Exit Points

The indicator can also be used for medium-term trading or for partial position closure. The theory says that once the ADX reaches its peak and declines, a trader can consider closing their position (1).

A decline in the indicator usually alerts traders to a change in the price direction. So, if a trader considers medium-term trading, it’s an opportunity to exit the market with the largest potential profit in case of a successful trade. If a trader considers longer-term trading in a solid uptrend, they can use ADX to partially close trades. Every time the indicator sets a new peak and decline, the trader can close a trade.

Note: It will require a lot of practice to find settings that allow you to limit the number of incorrect signals if you plan long-term trading. There is a free option with numerous technical analysis tools – the TickTrader platform.

In the chart above, the ADX formed two significant highs in a solid uptrend.

Trend Direction

As the ADX doesn’t reflect the trend direction, it is commonly used with +DI and –DI lines. This combination stands for the directional movement index technical analysis tool. It’s worth noticing that the ADX indicator is considered a more comprehensive tool when it’s combined with +DI and –DI lines.

The rule is: when the +DI is above the -DI, the market moves up. The average directional index can confirm the strength of the rise. Conversely, when the +DI is below the -DI, the market moves down. A rising ADX confirms the strength of the decline.

In the chart above, the +DMI (grey) was above -DMI (orange), but the index was below 20 (1). Although the price rose, it stopped soon afterwards. After that, the +DMI fell below -DMI and the average directional index rose above 25. This was a sign of a significant decline. Later, the +DMI broke above -DMI and the ADX was still above 25, so the price surged (2).

Limitations of the Average Directional Index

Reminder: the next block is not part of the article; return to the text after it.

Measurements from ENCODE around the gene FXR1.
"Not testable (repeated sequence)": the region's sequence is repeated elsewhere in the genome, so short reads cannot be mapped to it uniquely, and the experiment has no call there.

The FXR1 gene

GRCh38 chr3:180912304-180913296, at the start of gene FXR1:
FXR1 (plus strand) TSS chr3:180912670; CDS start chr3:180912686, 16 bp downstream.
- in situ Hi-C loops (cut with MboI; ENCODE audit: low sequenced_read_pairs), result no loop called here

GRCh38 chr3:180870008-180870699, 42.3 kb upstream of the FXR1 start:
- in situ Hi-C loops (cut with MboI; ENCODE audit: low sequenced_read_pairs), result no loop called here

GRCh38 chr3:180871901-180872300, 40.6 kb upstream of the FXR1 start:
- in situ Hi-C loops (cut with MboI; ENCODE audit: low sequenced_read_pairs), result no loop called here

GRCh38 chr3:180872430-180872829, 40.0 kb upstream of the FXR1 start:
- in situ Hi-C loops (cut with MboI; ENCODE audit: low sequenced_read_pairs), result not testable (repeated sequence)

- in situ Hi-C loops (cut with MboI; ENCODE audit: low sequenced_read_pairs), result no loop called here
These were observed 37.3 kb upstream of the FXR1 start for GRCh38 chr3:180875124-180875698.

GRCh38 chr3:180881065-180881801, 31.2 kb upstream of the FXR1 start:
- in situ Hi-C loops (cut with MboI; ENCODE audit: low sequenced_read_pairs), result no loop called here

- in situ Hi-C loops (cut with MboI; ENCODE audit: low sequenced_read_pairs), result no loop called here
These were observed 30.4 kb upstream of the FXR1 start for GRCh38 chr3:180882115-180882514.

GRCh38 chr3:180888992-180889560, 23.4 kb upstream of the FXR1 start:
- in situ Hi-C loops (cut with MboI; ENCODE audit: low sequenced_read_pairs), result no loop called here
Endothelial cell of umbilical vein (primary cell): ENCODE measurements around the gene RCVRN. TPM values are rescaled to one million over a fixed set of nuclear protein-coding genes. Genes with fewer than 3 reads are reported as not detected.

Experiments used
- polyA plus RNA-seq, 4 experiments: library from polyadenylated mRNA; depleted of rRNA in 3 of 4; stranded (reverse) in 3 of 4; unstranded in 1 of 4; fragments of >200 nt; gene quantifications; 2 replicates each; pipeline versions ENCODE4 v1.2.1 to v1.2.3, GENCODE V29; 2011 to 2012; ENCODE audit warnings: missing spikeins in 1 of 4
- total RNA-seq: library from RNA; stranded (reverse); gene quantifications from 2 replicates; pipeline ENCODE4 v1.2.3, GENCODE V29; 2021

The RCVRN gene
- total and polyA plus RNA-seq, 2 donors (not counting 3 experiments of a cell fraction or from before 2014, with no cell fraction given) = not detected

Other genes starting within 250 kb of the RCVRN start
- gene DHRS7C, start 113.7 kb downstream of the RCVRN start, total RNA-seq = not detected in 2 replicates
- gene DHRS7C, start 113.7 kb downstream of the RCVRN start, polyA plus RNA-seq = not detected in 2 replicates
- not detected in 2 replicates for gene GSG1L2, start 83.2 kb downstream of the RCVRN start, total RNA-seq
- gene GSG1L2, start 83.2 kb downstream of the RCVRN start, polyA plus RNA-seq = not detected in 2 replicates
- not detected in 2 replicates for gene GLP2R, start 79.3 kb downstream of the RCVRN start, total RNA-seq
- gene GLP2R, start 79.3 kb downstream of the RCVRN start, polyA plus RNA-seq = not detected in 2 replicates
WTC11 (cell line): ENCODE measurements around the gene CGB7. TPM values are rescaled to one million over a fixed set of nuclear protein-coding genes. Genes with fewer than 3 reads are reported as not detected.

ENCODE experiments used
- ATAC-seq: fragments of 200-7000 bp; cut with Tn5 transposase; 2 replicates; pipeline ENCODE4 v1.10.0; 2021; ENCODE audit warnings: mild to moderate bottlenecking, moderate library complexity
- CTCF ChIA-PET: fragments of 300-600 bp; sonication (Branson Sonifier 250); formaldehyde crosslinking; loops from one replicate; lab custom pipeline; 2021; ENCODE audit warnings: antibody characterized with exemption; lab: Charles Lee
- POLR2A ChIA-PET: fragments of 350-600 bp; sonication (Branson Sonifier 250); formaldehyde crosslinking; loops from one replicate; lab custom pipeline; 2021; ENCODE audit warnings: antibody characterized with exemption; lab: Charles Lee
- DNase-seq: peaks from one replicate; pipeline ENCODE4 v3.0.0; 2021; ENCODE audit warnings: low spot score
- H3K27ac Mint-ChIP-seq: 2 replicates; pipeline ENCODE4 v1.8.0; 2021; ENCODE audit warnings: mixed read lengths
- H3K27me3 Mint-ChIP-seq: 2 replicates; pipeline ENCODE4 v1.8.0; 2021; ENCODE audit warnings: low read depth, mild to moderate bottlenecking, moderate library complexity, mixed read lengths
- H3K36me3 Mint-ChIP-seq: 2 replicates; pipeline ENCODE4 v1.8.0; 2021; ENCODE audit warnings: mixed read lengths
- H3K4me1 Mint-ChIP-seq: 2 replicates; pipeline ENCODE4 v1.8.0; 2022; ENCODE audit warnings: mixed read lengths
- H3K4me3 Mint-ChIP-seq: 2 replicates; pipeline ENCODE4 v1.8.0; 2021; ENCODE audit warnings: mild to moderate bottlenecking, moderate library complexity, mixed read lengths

The average directional index is a useful tool. However, it has limitations that should be considered before you enter a live market.

It Doesn’t Work for Position Trading

Although the average directional index reflects the trend strength and a change in the trend momentum, it provides confusing signals when used on high timeframes. The ADX constantly moves up and down, so it’s challenging to identify whether the trend changes or it’s a short-term correction within it.

Also, traders may be confused when spotting a trend. As the price fluctuates within a trend, bouncing between support and resistance levels, constant changes in the ADX value may cause traders to make incorrect decisions regarding the trend direction.

It Requires Constant Changes in Parameter

Unlike indicators such as the relative strength index and the stochastic oscillator, the ADX doesn’t work equally well with a single parameter on all timeframes of any asset. Traders spend lots of time searching for the settings that will work for their unique trading strategies.

False Signals

Although some traders believe the ADX is more effective when used with +DMI and –DMI lines, others claim this combination is ineffective. First, it’s not easy to distinguish between the lines, so traders may be confused by various signals. Second, +DMI and –DMI frequently provide incorrect alerts. Still, these reasons are subjective. There are technical analysis tools that have more lines; for instance, the Ichimoku Kinko Hyo has more lines that have difficult names, but it is considered one of the most popular tools. Also, the frequency and reliability of signals can be managed by changing the settings.

You can decide on the effectiveness of the ADX indicator together with  +DMI and –DMI lines on the TickTrader platform for free.

Final Thoughts

The ADX indicator is one of the most frequently used tools for identifying a trend strength. It can’t be called the simplest, as although its signals are straightforward, a trader will need to adjust the settings to increase the effectiveness of the trading strategy. However, once you find your settings, you will be able to evaluate the trend effectively. You can open an FXOpen account to test various strategies with the ADX trend indicator.

This article represents the opinion of the Companies operating under the FXOpen brand only. It is not to be construed as an offer, solicitation, or recommendation with respect to products and services provided by the Companies operating under the FXOpen brand, nor is it to be considered financial advice.